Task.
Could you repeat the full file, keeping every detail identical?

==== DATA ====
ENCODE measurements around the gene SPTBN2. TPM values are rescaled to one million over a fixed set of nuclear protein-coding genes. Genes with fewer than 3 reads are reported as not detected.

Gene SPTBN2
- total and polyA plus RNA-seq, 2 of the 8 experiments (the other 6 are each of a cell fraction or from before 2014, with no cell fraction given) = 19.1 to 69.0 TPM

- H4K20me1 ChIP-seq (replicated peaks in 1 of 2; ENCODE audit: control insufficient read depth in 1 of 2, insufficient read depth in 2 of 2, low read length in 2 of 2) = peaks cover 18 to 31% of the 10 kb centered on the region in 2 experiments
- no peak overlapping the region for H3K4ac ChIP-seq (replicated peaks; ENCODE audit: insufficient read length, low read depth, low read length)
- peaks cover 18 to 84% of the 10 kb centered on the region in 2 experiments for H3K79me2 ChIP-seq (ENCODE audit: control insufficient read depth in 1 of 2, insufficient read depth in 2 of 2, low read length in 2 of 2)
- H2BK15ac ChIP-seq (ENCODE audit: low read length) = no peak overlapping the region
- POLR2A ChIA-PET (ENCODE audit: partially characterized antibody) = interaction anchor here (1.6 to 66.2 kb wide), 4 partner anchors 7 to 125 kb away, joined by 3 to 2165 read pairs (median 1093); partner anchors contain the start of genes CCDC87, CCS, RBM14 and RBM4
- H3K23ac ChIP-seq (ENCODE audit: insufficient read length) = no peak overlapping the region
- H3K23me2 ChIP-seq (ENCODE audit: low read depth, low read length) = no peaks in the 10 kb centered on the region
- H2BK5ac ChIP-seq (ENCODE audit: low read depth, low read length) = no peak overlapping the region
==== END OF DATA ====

ENCODE measurements around the gene SPTBN2. TPM values are rescaled to one million over a fixed set of nuclear protein-coding genes. Genes with fewer than 3 reads are reported as not detected.

Gene SPTBN2
- total and polyA plus RNA-seq, 2 of the 8 experiments (the other 6 are each of a cell fraction or from before 2014, with no cell fraction given) = 19.1 to 69.0 TPM

- H4K20me1 ChIP-seq (replicated peaks in 1 of 2; ENCODE audit: control insufficient read depth in 1 of 2, insufficient read depth in 2 of 2, low read length in 2 of 2) = peaks cover 18 to 31% of the 10 kb centered on the region in 2 experiments
- no peak overlapping the region for H3K4ac ChIP-seq (replicated peaks; ENCODE audit: insufficient read length, low read depth, low read length)
- peaks cover 18 to 84% of the 10 kb centered on the region in 2 experiments for H3K79me2 ChIP-seq (ENCODE audit: control insufficient read depth in 1 of 2, insufficient read depth in 2 of 2, low read length in 2 of 2)
- H2BK15ac ChIP-seq (ENCODE audit: low read length) = no peak overlapping the region
- POLR2A ChIA-PET (ENCODE audit: partially characterized antibody) = interaction anchor here (1.6 to 66.2 kb wide), 4 partner anchors 7 to 125 kb away, joined by 3 to 2165 read pairs (median 1093); partner anchors contain the start of genes CCDC87, CCS, RBM14 and RBM4
- H3K23ac ChIP-seq (ENCODE audit: insufficient read length) = no peak overlapping the region
- H3K23me2 ChIP-seq (ENCODE audit: low read depth, low read length) = no peaks in the 10 kb centered on the region
- H2BK5ac ChIP-seq (ENCODE audit: low read depth, low read length) = no peak overlapping the region